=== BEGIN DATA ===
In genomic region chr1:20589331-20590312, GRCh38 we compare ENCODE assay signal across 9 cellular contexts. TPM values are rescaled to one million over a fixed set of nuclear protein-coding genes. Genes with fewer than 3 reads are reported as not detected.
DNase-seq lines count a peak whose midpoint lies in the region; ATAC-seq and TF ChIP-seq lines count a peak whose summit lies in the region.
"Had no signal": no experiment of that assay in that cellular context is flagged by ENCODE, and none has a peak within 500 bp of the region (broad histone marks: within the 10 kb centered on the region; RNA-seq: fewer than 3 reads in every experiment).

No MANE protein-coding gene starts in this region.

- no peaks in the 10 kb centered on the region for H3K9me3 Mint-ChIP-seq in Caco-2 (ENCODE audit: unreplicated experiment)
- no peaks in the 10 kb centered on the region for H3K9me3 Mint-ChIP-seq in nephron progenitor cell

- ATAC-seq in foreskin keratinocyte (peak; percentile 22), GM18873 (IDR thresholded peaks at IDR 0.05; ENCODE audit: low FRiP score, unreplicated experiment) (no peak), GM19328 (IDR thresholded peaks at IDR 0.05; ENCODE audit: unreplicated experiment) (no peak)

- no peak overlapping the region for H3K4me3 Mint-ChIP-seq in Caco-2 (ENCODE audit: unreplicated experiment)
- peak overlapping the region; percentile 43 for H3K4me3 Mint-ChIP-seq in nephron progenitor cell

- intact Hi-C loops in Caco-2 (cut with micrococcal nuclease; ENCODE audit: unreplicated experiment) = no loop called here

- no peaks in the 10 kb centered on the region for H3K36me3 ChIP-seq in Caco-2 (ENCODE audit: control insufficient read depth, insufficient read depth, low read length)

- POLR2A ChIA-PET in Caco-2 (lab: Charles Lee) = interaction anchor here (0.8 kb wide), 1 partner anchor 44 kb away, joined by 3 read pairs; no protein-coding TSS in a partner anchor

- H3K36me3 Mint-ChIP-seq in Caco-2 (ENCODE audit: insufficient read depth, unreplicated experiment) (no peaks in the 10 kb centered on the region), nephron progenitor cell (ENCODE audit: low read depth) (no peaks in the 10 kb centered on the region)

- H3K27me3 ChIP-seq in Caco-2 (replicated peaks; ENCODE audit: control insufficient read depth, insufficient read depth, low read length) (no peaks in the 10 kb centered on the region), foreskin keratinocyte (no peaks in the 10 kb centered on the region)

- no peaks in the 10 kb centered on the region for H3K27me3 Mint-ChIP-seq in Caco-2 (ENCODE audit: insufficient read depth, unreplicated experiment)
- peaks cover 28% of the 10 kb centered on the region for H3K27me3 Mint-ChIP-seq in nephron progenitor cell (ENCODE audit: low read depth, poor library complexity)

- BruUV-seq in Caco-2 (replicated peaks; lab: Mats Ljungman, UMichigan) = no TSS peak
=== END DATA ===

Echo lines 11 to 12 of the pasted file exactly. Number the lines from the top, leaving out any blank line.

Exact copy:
- no peaks in the 10 kb centered on the region for H3K36me3 ChIP-seq in Caco-2 (ENCODE audit: control insufficient read depth, insufficient read depth, low read length)

- POLR2A ChIA-PET in Caco-2 (lab: Charles Lee) = interaction anchor here (0.8 kb wide), 1 partner anchor 44 kb away, joined by 3 read pairs; no protein-coding TSS in a partner anchor